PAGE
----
do hospital pharmacists also feel they have the right to refuse to fill a prescription order written for an inpatient when it is a controlled drug because the pharmacist does not feel comfortable filling it?

      • Steve please brush up on pharmacy laws. “To be valid, a prescription for a controlled substance must be issued for a legitimate medical purpose by a practitioner acting in the usual course of professional practice.” Pay attention to the second part of the paragraph.

    • To bad their isn’t a pill for your mental retardation ya know fuck it lets not give cancer patients or injured war vets Tylenol 3!

    • Oh please,
      Wow…super impressed “lost cause” that you know pharmacy law 101…that is except that as a direct member of the healthcare community THE JOB OF AN RPh is to serve the patient. If a pharmacist is uncomfortable dispensing a legit schedule II then do us ALL a favor and resign. A RPh couldn’t handle the MCAT so now they simply emotionally abuse patients so redeem a sense of pathetic power. Your caveman thinking is EXACTLY THE PROBLEM WITH THIS SYSTEM. My physician was comfortable writing the script so shut up, do your meaningless job, fill my script and treat me with respect. Your thinking and arrogant, unrealistic thinking literally makes me want to stick my finger down my throat and vomit. You have no clue what a lifelong sentence in unrelenting pain after multiple surgeries is. Go work for CVS…you’ll fit right in!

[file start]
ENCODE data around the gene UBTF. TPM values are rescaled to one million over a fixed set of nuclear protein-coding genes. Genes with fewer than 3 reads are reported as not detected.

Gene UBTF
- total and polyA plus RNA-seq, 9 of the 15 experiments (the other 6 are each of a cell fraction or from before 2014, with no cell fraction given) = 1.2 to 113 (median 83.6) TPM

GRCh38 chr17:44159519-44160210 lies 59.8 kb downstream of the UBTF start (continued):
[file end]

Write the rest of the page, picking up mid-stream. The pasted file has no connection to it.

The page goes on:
• Pharmacist who refuse to fill force patients to pharmacy hop … then you label the patient … double standard much

  12. Ridiculous

  13. This issue is accelerating. Three of my patients have been turned away in the last 24 hours during a severe snowstorm in Helena Montana